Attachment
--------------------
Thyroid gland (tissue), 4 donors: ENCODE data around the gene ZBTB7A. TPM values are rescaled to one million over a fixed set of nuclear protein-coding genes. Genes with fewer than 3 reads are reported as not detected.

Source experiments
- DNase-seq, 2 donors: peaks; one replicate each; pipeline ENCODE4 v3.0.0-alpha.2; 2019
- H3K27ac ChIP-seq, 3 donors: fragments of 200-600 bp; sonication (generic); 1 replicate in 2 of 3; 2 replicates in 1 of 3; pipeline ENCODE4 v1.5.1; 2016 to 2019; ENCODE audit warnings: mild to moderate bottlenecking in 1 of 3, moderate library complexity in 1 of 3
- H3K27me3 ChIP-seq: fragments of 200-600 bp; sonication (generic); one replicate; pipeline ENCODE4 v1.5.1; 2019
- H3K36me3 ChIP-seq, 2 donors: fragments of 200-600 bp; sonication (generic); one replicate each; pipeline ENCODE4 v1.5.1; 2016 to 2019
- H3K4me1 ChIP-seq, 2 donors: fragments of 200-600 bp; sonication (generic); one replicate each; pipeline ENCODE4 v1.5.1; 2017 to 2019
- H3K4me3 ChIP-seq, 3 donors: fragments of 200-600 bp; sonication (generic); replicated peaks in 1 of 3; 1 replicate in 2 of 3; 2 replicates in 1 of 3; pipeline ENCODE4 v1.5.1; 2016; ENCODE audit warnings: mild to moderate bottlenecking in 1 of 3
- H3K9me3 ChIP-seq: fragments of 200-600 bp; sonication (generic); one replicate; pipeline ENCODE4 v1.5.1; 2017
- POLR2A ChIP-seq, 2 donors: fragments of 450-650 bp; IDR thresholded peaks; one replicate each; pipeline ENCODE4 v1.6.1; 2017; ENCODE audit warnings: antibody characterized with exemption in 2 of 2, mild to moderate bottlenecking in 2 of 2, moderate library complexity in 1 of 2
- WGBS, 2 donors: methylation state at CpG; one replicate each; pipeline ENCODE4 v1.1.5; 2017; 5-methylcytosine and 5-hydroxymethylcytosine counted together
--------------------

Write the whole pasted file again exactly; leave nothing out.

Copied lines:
Thyroid gland (tissue), 4 donors: ENCODE data around the gene ZBTB7A. TPM values are rescaled to one million over a fixed set of nuclear protein-coding genes. Genes with fewer than 3 reads are reported as not detected.

Source experiments
- DNase-seq, 2 donors: peaks; one replicate each; pipeline ENCODE4 v3.0.0-alpha.2; 2019
- H3K27ac ChIP-seq, 3 donors: fragments of 200-600 bp; sonication (generic); 1 replicate in 2 of 3; 2 replicates in 1 of 3; pipeline ENCODE4 v1.5.1; 2016 to 2019; ENCODE audit warnings: mild to moderate bottlenecking in 1 of 3, moderate library complexity in 1 of 3
- H3K27me3 ChIP-seq: fragments of 200-600 bp; sonication (generic); one replicate; pipeline ENCODE4 v1.5.1; 2019
- H3K36me3 ChIP-seq, 2 donors: fragments of 200-600 bp; sonication (generic); one replicate each; pipeline ENCODE4 v1.5.1; 2016 to 2019
- H3K4me1 ChIP-seq, 2 donors: fragments of 200-600 bp; sonication (generic); one replicate each; pipeline ENCODE4 v1.5.1; 2017 to 2019
- H3K4me3 ChIP-seq, 3 donors: fragments of 200-600 bp; sonication (generic); replicated peaks in 1 of 3; 1 replicate in 2 of 3; 2 replicates in 1 of 3; pipeline ENCODE4 v1.5.1; 2016; ENCODE audit warnings: mild to moderate bottlenecking in 1 of 3
- H3K9me3 ChIP-seq: fragments of 200-600 bp; sonication (generic); one replicate; pipeline ENCODE4 v1.5.1; 2017
- POLR2A ChIP-seq, 2 donors: fragments of 450-650 bp; IDR thresholded peaks; one replicate each; pipeline ENCODE4 v1.6.1; 2017; ENCODE audit warnings: antibody characterized with exemption in 2 of 2, mild to moderate bottlenecking in 2 of 2, moderate library complexity in 1 of 2
- WGBS, 2 donors: methylation state at CpG; one replicate each; pipeline ENCODE4 v1.1.5; 2017; 5-methylcytosine and 5-hydroxymethylcytosine counted together